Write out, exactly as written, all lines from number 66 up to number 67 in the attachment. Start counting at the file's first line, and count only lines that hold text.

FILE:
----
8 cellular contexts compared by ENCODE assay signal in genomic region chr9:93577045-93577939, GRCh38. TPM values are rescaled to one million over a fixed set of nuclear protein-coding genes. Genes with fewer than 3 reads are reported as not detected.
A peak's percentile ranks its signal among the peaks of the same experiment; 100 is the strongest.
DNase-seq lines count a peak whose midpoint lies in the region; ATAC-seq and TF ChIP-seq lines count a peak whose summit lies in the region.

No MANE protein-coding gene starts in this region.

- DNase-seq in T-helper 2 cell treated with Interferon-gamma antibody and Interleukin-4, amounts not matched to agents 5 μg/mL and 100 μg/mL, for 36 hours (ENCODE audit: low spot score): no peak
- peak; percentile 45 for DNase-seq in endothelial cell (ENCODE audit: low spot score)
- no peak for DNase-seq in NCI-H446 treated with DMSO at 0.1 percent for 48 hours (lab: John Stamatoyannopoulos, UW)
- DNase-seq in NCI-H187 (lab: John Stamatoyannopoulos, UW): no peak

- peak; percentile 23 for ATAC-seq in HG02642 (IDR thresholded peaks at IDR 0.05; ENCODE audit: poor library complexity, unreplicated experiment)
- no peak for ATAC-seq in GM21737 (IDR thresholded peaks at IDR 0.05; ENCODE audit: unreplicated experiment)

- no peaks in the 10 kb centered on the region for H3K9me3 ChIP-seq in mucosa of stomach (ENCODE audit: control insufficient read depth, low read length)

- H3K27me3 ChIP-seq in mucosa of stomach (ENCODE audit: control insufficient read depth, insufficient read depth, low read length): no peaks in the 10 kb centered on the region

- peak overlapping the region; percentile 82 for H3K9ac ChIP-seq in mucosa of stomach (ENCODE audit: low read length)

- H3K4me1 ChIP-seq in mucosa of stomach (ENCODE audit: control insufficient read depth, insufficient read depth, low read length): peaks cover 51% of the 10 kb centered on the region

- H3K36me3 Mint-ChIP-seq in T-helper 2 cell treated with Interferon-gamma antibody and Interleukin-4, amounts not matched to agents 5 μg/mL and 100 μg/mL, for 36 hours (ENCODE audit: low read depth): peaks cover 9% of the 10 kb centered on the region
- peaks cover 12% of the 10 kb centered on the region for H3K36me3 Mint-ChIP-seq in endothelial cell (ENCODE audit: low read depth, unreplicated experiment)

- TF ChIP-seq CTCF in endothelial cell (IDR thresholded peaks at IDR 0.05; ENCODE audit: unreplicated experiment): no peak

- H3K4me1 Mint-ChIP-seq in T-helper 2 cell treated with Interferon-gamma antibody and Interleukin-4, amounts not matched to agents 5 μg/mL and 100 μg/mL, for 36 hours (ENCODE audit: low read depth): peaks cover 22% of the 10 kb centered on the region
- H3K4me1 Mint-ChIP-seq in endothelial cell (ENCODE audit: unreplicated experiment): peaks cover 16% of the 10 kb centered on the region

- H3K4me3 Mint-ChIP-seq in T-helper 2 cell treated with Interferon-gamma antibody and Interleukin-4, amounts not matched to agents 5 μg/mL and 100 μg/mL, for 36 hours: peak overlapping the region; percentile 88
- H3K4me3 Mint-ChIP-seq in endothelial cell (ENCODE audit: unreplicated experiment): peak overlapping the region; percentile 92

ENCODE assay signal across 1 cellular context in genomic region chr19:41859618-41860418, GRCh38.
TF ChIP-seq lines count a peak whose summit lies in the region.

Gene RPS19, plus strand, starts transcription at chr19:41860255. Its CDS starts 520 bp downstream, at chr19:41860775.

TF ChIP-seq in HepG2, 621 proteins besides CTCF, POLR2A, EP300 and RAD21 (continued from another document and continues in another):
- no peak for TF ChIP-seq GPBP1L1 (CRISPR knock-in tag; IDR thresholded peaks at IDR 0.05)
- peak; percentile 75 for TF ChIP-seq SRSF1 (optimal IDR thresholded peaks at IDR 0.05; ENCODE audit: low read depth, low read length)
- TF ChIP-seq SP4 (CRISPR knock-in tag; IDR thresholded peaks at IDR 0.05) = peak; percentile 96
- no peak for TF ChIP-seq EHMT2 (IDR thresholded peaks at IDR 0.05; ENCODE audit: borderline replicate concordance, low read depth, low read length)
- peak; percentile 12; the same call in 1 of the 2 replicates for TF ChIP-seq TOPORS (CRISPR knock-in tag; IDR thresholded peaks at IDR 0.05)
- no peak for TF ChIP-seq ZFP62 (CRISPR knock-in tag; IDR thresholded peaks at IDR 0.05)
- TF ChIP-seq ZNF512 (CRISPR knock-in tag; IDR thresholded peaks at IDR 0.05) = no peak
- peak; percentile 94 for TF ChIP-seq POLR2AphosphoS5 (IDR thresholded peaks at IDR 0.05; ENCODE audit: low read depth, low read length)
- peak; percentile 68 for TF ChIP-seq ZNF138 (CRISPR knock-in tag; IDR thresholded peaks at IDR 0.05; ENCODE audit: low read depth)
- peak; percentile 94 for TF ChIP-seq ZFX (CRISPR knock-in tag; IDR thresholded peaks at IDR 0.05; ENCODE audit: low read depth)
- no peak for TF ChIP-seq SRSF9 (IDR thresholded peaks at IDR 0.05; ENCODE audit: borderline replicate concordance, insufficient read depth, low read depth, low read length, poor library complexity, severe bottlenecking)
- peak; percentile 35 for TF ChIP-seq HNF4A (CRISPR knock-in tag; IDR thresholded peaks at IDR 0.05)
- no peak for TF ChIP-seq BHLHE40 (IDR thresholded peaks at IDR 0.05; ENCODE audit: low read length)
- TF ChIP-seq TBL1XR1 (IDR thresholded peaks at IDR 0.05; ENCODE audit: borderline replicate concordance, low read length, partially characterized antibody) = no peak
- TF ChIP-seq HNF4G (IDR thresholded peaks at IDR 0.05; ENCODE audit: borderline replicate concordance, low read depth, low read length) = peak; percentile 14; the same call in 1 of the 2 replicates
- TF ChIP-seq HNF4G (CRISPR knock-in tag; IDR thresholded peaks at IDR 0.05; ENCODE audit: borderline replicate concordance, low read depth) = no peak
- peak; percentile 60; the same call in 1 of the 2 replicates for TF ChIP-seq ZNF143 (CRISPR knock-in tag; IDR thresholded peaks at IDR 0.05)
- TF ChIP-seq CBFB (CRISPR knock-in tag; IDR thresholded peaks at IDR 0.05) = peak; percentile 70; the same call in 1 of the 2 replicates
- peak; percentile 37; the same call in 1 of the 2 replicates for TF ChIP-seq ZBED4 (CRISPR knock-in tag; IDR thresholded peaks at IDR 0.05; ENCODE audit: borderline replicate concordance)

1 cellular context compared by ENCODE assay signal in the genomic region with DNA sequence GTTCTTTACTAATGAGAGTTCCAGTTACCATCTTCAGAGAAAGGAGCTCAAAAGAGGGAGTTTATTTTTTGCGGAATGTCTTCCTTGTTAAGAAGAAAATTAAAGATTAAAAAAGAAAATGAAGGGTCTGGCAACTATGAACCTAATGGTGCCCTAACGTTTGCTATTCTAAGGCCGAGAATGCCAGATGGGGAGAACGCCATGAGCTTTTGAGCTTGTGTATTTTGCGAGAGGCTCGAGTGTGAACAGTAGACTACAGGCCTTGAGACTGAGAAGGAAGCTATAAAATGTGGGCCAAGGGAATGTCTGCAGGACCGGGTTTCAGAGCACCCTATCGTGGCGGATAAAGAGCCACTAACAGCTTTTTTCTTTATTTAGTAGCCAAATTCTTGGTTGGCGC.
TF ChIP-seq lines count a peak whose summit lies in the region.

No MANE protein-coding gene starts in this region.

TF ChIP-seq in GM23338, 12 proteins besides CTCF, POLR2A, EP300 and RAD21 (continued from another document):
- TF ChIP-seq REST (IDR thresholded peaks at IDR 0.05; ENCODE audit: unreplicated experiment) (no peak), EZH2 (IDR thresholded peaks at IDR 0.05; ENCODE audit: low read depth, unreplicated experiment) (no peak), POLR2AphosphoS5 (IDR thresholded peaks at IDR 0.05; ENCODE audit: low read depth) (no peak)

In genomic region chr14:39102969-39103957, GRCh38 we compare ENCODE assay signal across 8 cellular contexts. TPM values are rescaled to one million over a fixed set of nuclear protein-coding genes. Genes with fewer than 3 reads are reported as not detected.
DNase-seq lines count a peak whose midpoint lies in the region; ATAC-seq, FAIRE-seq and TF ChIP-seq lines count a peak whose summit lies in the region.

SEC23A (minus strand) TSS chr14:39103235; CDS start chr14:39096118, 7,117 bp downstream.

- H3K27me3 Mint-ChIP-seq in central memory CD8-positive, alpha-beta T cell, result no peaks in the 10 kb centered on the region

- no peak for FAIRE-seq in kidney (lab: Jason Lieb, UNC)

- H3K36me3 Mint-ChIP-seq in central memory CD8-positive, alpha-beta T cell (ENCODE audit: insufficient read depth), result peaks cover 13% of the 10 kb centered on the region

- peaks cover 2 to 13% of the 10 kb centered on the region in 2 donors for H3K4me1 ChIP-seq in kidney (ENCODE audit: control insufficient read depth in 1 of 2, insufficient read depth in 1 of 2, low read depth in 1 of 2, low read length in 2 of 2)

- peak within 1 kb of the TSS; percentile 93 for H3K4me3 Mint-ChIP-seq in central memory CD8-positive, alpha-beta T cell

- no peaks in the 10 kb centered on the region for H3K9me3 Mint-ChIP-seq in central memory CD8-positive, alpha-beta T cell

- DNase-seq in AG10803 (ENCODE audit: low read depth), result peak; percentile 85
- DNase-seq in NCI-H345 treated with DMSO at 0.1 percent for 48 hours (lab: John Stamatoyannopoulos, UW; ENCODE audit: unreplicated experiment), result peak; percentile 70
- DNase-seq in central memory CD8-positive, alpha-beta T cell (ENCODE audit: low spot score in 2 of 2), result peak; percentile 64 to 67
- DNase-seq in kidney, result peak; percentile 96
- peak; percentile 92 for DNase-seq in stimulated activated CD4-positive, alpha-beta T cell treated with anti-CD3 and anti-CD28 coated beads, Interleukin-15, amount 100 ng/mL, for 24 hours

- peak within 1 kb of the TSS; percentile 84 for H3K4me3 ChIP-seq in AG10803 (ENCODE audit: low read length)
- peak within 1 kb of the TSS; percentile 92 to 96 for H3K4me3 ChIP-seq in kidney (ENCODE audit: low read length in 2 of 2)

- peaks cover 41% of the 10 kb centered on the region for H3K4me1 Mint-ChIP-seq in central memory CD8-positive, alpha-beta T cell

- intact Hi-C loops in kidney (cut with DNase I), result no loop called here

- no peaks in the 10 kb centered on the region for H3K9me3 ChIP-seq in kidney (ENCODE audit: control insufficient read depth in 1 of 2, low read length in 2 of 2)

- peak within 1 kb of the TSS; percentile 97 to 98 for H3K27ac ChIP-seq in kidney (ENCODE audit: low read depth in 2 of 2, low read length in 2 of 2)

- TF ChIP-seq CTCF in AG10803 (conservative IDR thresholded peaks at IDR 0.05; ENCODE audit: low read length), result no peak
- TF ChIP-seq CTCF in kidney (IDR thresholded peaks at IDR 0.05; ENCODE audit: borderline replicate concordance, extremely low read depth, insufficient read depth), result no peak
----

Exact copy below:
- peaks cover 41% of the 10 kb centered on the region for H3K4me1 Mint-ChIP-seq in central memory CD8-positive, alpha-beta T cell

- intact Hi-C loops in kidney (cut with DNase I), result no loop called here